Extreme 3825i APs keep "downgrading" to older firmware

  • 0
  • 1
  • Problem
  • Updated 1 year ago
  • Solved
  • (Edited)
We have a mixture of 3825 and 3715 APs .  After upgrading to v10 software we updated the AP firmware as usual.  Trouble is we can get all 1,037 APs up to v10 firmware, wait a few days, and about 4 APs will show up with v9 firmware.  Wait another day and the number jumps to 7.  The same 7.  I can set for Controlled upgrade, upgrade these 7, ssh into the AP, see it has v10 software, reboot, log back in to verify v10 software.  I can set the controller to "Always Upgrade APs to default image" which is v10.  No matter what within a couple days an AP or 2 show up with old v9 firmware.  APs I have ssh'd into and seen the v10 as well as having the controller list them as v10.  This cycle of events has repeated 4 times in the last 10 days.

It is as if they are factory resetting themselves for some reason.  Does anyone know what is wrong?  Are they just bad APs that need to be RMA'd?
Photo of Joshua Beddingfield

Joshua Beddingfield

  • 280 Points 250 badge 2x thumb

Posted 1 year ago

  • 0
  • 1
Photo of Hawkins, Bruce

Hawkins, Bruce, Employee

  • 888 Points 500 badge 2x thumb
Are many/any of those APs connecting/registering with their controller(s) over a WAN/VPN??
Photo of Joshua Beddingfield

Joshua Beddingfield

  • 280 Points 250 badge 2x thumb
They are all at schools which the ISP routes back to the controller site as "local" traffic.  But it does have to leave and be routed.  The problem APs are at 3 different locations.  The two controllers are also at two geographically separated location.  We are not having this problem from any APs homed to the second controller.  
Photo of Hawkins, Bruce

Hawkins, Bruce, Employee

  • 888 Points 500 badge 2x thumb
I would just question whether the upgrade is ever truly finishing "successfully" even though you are reporting that you SSH to the affected APs and see the v10 version reported at the CLI.  In my experience, if you leave the MTU set to the default of 1500 for APs that connect back across a WAN/VPN/MetroE/Dark Fiber/Extended LAN etc sort of link ... that will lead to a lot of packet fragmentation which can lead to many things ... instability in the tunnels the AP uses back to both local and foreign controllers ... unreliable passing of the configuration from controller to AP ... and AP firmware upgrades that either take too long to complete ... or complete but the end result is a corrupted image ... or it may never finish at all.  This is usually due to the fact that fragmented packets have to be resent and when resent they sometimes arrive out of order.  Can you please tell me if the MTU for the APs in question are still using the default of 1500 and if so ... resize them appropriately using the following KCS article as a guideline for doing so?  https://gtacknowledge.extremenetworks.com/articles/Solution/IdentiFi-Wireless-AP-s-do-not-have-backu...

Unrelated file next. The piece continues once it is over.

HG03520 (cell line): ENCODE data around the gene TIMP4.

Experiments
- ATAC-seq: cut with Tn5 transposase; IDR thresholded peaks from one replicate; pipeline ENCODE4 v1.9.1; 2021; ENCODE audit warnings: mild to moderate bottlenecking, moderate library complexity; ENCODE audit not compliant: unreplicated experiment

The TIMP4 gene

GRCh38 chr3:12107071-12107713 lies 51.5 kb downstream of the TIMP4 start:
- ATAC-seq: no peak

Photo of Joshua Beddingfield

Joshua Beddingfield

  • 280 Points 250 badge 2x thumb
I have now set the problem APs to 1400.  Trouble is the primary and backup tunnels were fine.  There are over two dozen APs at each of these locations and no more than 2 failing at any location.

I have changed the MTU settings and I am going through the upgrade process again.  It will be a few days before the problem creeps back up.  Fingers crossed.
Photo of Hawkins, Bruce

Hawkins, Bruce, Employee

  • 888 Points 500 badge 2x thumb
Did you regressively ping test using the -f and -l parameters until you reached a threshold where the pings would go through without being fragemented?? Or did you just take the 1400 value given as an example in the KCS article and apply that without testing? Your network may require a lower MTU or may even allow a higher MTU ... than the example given in the article.  Just trying to make sure you get the best result possible.  There may be something else afoot here ... but getting the MTU set correctly can only improve controller <> AP communication and increase the chances that the upgrade goes smoothly and correctly.
Photo of Joshua Beddingfield

Joshua Beddingfield

  • 280 Points 250 badge 2x thumb
1500 failed.  1400 passed.  (actually 1472 is the magic number here.)
Photo of Erik Auerswald

Erik Auerswald, Embassador

  • 12,782 Points 10k badge 2x thumb
If you used Windows, specifying a size of 1472 bytes for the ping payload actually results in a 1500 bytes IP packet, because the IP and ICMP headers not taken into account with the -l option. Thus the MTU does not seem to be a problem in this case.

If the IP and ICMP headers are excluded from the size option of any given ping program depends on the implementation.
Photo of Hawkins, Bruce

Hawkins, Bruce, Employee

  • 888 Points 500 badge 2x thumb
Awesome.  I usually test 1450 if 1400 works ... and then 1475 if 1450 works ... and if 1475 fails ... just go with 1450. No need to cut it too fine.  I have seen certain environments that needed the MTU to be set below 1000 though to work properly. Glad you tested for your specific environment from the controller's location to the AP's location or vice versa.  After you've performed the Controlled Upgrade to those 7 APs ... please let us know if the firmware version "sticks" better or not.